The Indian Government is hoping to succeed where Google and Facebook have so-far made slow progress by rolling out free Wi-Fi to 1,050 villages across the country.
Over the next six months, each village will be given its own hotspot mounted on a special tower as part of The Digital Village project, which is expected to cost $62m.
Locals will be able to connect via mobile phones, and the project will eventually be rolled out to other parts of the country.
There are almost half a billion internet users in India, which makes up roughly 13.5 per cent of the world’s total. But this represents only 34.8 per cent of the country, compared to the UK, where 92 per cent are online.
The world’s biggest tech firms have been looking to take advantage of the country’s unconnected population, of which there are more than 900m.
Google recently installed its own free Wi-Fi at more than 100 train stations and an offline-first YouTube app, and Facebook is currently investigating ways to “get the next billion online”.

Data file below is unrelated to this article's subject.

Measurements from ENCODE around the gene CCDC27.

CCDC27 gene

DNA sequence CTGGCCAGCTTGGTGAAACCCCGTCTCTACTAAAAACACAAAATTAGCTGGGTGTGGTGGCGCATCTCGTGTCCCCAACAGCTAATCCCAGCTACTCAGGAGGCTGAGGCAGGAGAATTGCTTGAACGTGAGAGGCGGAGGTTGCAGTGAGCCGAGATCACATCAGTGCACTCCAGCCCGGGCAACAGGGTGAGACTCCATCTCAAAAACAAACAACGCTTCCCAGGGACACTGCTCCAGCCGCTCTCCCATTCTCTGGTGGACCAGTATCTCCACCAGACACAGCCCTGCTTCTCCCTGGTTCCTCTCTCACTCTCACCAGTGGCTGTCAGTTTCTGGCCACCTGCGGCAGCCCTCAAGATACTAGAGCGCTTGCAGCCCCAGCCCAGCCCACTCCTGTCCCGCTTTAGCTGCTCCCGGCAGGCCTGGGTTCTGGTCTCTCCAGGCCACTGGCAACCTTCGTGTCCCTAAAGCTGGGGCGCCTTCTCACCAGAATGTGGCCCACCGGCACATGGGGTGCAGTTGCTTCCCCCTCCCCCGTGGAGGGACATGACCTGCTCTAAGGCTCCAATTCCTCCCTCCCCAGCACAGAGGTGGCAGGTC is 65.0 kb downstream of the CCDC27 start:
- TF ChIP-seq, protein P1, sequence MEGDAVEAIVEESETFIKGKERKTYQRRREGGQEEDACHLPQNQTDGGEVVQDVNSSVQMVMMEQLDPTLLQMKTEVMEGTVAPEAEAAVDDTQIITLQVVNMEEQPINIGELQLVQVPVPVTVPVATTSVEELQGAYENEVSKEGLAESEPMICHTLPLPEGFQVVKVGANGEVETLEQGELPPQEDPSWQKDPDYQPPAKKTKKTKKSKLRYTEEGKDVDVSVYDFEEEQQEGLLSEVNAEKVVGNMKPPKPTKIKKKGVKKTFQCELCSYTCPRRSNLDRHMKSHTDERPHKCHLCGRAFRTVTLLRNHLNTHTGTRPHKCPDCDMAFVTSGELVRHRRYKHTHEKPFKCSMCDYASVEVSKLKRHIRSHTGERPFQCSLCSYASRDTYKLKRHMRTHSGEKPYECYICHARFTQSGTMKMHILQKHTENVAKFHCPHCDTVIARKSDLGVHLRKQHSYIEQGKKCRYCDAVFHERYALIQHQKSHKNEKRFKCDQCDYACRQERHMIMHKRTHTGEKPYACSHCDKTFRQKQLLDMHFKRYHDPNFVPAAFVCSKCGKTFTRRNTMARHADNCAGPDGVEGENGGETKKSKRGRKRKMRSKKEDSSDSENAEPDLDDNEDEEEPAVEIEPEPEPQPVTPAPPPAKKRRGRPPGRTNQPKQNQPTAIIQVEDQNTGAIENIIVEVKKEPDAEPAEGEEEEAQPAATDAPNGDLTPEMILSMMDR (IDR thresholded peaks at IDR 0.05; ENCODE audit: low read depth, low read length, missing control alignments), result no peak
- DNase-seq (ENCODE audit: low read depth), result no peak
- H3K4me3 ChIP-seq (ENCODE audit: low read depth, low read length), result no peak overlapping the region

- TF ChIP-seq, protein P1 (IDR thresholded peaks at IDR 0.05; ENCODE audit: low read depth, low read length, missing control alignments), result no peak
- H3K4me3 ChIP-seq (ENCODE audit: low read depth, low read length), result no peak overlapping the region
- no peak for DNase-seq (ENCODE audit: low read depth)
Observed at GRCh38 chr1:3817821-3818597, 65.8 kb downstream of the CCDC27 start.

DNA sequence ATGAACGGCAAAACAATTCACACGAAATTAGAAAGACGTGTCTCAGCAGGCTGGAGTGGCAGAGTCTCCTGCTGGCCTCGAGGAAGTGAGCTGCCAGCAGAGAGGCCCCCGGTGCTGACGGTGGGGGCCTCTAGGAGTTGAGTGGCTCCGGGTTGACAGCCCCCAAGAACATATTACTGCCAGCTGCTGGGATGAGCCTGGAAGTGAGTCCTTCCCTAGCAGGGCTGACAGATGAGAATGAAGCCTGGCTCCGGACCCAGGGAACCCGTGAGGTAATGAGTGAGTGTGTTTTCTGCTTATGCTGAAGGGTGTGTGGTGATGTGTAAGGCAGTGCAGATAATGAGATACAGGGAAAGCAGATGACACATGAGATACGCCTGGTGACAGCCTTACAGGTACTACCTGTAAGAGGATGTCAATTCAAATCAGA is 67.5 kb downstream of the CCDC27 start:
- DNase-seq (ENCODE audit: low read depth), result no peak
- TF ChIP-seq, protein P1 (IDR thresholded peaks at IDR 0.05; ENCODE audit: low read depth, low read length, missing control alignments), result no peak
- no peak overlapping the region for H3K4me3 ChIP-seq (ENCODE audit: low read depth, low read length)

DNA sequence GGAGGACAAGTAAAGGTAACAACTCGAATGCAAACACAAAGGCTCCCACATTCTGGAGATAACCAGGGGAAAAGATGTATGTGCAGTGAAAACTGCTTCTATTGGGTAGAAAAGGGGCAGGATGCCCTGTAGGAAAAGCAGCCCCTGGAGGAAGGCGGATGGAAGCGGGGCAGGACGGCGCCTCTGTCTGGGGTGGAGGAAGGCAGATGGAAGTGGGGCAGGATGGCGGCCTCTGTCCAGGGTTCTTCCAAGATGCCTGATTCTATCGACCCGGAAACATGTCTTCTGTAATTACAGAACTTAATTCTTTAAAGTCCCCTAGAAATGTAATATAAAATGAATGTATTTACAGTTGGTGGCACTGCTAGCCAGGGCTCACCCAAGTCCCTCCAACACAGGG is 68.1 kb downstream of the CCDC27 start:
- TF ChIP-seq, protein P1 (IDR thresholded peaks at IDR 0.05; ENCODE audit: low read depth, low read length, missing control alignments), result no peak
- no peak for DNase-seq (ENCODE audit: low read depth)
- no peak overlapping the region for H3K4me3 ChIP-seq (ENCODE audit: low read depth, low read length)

Aruna Sundararajan, a representative from the Ministry of Electronics and Information Technology told CNN Money, the aim of the project is to “provide basic development services to rural areas using digital technology”.
Earlier this year, Mumbai installed the first 500 Wi-Fi hotspots in a plan to create more than 1,200 across the city.
The next 700 hotspots are scheduled to have been installed by May, turning the western-Indian area into a “Wi-Fi city”.
The government began testing the service on January 2nd, and in a week more than 23,000 users access the free Wi-Fi, with users downloading more than 2TB of data in barely a week.
For free internet, the government is using the state-run MTNL network, which lasts for either 1GB of data (offered at 20Mbps) or 30 minutes, whichever is hit first.